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Conflict Gold Warlord Unexpectedly Surrenders

Bosco Ntaganda

A warlord in the Democratic Republic of Congo known as “the Terminator” – and who used gold and other conflict minerals to finance a violent insurgency – has turned himself in to the International Criminal Court (ICC). On Monday, General Bosco Ntaganda unexpectedly walked into the U.S. Embassy in Kigali, the capital of Rwanda, and asked to be handed over to the court. The United States will likely do exactly that.


The civil war in Congo has been going on since the late 1990s and has caused the death of more than 5 million people, making it one of the deadliest conflicts in history. The war is now mostly confined to parts of eastern Congo, where gold and other minerals such as tin, tantalum, and tungsten have been helping rebels to buy weapons and continue the fight. Ntaganda has been deeply involved in exploiting Congo’s natural resources to support his rebel troops. According to one recent estimate, he earned about $15,000 a week in conflict mineral sales.


An ethnic Tutsi born in Rwanda, Ntaganda fought in the ethnic conflict that tore Rwanda apart in the early 1990s and that led to the Rwandan Genocide. After that, he moved on to Congo and has stayed more or less on a permanent warpath.


The ICC indicted him in 2006 for war crimes and crimes against humanity. The activities he is accused of are heinous and include murder, rape, sexual slavery, and the recruitment of child soldiers. In this video, Human Rights Watch describes some of the atrocities Ntaganda is allegedly responsible for. One of them is an incident in 2002 in which he allegedly ordered the killing of 800 people in a gold mining village called Mongbwalu.


Although he had been indicted by the ICC, Ntaganda and his soldiers were integrated into the Congolese army as part of a peace agreement in 2009. But in April 2012, Ntaganda withdrew from the army to form M23, a new rebel group. M23 has now splintered into two factions, the other one led by Ntaganda’s rival, Sultana Makenga. It appears that Makenga got the upper hand, recently pursuing Ntaganda and his men into Rwanda. Observers do not know why Ntaganda decided to turn himself in; his surrender was a complete surprise. But one theory is that he surrendered in the belief that his best chance of survival was to go prison.


Peace talks to end the war are now underway in Kampala, Uganda. Ntaganda’s arrest, we hope, will increase the chances that the civil war in Congo will finally reach a negotiated end.


How to Stop a Civil War 


Ntaganda’s arrest brings us back to an important question. In trying to stop civil wars and violence fueled by natural resources, what is the best approach?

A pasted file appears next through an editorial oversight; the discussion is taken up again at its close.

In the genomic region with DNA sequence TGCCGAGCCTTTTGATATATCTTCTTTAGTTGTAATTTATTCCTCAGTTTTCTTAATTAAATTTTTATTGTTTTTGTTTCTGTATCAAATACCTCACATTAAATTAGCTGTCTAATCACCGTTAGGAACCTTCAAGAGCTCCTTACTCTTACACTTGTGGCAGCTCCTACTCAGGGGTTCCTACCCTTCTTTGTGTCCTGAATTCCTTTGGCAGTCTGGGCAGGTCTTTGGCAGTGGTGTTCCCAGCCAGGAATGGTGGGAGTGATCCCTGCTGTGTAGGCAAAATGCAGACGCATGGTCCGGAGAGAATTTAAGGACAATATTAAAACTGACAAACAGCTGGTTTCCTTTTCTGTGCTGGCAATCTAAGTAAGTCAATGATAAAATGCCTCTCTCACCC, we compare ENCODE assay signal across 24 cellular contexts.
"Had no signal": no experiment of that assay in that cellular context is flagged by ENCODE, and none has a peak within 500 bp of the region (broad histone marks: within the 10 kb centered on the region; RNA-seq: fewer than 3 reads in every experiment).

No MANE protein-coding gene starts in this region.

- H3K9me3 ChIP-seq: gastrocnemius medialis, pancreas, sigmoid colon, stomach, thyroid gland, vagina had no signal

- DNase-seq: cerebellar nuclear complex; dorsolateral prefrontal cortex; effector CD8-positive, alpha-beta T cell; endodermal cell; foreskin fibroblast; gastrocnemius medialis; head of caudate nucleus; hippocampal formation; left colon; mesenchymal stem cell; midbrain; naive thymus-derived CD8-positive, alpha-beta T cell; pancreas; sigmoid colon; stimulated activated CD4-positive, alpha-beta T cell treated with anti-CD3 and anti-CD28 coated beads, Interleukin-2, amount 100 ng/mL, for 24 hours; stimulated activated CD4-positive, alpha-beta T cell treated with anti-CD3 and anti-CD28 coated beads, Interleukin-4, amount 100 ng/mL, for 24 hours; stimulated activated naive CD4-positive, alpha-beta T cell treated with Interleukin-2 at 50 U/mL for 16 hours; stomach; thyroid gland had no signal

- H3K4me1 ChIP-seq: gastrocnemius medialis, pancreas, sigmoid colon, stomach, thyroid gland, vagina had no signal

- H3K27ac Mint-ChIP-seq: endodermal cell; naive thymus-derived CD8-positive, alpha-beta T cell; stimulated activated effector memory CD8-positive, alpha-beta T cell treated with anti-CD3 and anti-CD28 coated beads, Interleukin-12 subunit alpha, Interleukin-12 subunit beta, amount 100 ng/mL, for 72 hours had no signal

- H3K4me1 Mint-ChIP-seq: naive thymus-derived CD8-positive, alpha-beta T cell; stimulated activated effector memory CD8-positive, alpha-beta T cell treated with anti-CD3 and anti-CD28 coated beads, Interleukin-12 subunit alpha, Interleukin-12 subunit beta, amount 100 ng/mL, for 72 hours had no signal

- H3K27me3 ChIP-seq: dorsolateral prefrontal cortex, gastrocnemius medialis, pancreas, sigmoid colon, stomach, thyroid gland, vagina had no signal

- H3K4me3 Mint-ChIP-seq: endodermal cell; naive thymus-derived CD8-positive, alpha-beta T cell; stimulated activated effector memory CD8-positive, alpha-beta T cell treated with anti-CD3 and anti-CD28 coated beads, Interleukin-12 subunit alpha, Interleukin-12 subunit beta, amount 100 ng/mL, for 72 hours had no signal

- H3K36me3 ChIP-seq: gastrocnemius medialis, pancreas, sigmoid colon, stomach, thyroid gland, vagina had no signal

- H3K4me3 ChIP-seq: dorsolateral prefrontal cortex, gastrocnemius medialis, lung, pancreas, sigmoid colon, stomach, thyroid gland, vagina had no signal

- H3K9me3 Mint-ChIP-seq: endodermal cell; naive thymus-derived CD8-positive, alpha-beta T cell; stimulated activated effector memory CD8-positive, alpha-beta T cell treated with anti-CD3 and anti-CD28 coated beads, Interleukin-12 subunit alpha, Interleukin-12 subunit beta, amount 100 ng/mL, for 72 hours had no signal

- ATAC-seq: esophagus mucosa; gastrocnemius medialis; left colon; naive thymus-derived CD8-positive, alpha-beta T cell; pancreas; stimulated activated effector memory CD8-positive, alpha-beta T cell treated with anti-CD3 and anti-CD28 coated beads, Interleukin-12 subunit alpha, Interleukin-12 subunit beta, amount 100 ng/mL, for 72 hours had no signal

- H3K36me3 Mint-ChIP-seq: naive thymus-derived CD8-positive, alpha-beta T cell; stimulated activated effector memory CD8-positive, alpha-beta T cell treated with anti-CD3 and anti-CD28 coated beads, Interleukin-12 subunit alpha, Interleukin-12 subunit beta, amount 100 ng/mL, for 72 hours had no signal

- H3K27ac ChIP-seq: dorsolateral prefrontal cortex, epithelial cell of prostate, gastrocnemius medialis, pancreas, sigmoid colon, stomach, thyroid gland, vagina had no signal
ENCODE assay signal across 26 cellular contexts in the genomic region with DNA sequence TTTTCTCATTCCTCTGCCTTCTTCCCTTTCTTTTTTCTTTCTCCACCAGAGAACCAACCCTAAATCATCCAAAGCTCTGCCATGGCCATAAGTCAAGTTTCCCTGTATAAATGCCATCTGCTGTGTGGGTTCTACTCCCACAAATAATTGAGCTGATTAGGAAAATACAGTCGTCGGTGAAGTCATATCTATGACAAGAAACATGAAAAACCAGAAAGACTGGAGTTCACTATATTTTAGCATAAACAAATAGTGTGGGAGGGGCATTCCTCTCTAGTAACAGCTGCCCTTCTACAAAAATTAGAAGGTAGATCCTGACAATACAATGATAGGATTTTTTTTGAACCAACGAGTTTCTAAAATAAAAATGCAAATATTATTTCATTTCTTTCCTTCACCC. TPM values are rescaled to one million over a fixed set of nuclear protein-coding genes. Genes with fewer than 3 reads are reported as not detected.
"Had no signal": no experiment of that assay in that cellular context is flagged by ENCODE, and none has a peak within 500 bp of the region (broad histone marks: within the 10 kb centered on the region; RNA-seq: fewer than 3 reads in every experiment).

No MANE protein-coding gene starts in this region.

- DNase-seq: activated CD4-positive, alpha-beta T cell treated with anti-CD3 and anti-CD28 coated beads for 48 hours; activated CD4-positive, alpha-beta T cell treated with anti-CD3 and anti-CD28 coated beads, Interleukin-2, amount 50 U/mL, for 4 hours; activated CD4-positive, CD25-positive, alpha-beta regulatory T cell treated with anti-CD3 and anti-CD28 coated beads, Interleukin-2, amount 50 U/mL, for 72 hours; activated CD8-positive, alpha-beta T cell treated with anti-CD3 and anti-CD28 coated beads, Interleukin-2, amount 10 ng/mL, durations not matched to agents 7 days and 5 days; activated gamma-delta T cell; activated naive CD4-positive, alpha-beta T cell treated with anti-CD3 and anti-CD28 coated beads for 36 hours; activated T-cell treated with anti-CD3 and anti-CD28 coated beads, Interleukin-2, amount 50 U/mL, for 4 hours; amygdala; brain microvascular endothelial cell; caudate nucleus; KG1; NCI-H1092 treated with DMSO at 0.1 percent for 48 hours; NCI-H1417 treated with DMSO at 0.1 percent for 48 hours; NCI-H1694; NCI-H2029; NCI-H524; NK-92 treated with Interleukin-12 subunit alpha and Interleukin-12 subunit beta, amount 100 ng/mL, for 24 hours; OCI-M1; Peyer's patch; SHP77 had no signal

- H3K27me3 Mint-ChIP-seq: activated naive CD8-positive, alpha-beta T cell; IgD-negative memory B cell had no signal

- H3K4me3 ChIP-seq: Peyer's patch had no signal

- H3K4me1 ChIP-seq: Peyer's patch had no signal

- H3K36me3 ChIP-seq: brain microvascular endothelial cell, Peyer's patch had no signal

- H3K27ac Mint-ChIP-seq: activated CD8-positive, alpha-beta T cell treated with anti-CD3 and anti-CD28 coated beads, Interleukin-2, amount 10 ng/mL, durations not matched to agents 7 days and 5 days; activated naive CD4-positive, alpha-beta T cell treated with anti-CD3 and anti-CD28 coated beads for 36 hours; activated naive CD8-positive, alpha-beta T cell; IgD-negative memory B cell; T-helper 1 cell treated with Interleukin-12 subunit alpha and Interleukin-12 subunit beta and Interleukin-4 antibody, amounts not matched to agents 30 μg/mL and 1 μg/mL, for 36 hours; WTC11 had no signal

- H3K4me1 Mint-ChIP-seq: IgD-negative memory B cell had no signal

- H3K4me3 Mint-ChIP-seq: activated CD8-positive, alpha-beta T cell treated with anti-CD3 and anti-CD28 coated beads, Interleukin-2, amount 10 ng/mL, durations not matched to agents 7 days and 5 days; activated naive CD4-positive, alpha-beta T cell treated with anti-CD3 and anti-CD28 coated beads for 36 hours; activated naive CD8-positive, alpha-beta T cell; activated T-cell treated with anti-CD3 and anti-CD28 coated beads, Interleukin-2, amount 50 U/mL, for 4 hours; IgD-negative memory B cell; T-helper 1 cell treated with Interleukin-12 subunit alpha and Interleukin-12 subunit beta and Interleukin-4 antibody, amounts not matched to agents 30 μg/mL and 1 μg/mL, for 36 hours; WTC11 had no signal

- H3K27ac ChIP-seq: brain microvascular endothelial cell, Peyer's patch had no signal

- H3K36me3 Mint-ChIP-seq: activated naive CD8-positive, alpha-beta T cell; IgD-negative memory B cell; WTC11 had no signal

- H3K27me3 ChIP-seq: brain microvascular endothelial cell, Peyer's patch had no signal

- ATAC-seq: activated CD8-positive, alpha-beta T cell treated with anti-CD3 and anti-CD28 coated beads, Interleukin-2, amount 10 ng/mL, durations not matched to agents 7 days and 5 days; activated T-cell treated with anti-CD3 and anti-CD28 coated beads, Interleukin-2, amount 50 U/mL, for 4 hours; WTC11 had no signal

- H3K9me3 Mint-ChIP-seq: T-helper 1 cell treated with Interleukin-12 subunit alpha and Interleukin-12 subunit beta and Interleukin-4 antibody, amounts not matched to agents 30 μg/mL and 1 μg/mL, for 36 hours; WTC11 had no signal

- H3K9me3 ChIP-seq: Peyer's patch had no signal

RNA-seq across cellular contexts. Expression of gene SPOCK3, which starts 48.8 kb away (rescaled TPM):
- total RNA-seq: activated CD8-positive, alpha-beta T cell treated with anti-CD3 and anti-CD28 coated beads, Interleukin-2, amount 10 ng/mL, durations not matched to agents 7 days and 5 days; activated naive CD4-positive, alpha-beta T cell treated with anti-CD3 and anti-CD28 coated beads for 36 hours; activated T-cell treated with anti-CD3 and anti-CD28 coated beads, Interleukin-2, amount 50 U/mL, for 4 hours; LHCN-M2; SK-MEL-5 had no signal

At Brilliant Earth, we are dedicated to breaking the link between jewelry and violence. We therefore have been most vocal about a different strategy for ending the war: stopping the flow of gold and other conflict minerals from war-torn parts of Congo. But how does that strategy relate to what the ICC is doing: namely, arresting a violent leader like Ntaganda and bringing him to justice?


Actually, we think that both kinds of strategies – legal ones and economic ones – are worth pursuing. So are political strategies like negotiations.


That is why we have been extremely supportive of efforts to bring to justice other individuals who have used violence to exploit Africa’s natural resources. Last year, Charles Taylor, the blood diamond dictator from Liberia, was convicted for his crimes. In Angola, a journalist named Rafael Marques is trying to hold Angolan army generals accountable for crimes in Angola’s diamond fields. We also hope that someday, in Zimbabwe, Robert Mugabe and his generals will be held legally responsible for massacring more than 200 diamond miners and enslaving others in the Marange diamond fields.


It is also possible that legal, economic, and political strategies can be complementary, reinforcing one another. Efforts to stop the flow of conflict minerals from Congo, such as the transparency measures in the Dodd Frank financial reform bill of 2010, are only beginning to be implemented. The arrest of Ntaganda, in the best-case scenario, could help bring about a political resolution to the conflict – which in turn, could be consolidated by stopping remaining rebels from earning profits on conflict minerals.


How events will play out in Congo is difficult to guess. Ntaganda’s decision to turn himself in was itself a surprise. But as events unfold, we will continue to advocate for steps that we think could help reduce the violence – and to hope that the bloodshed comes to an end.



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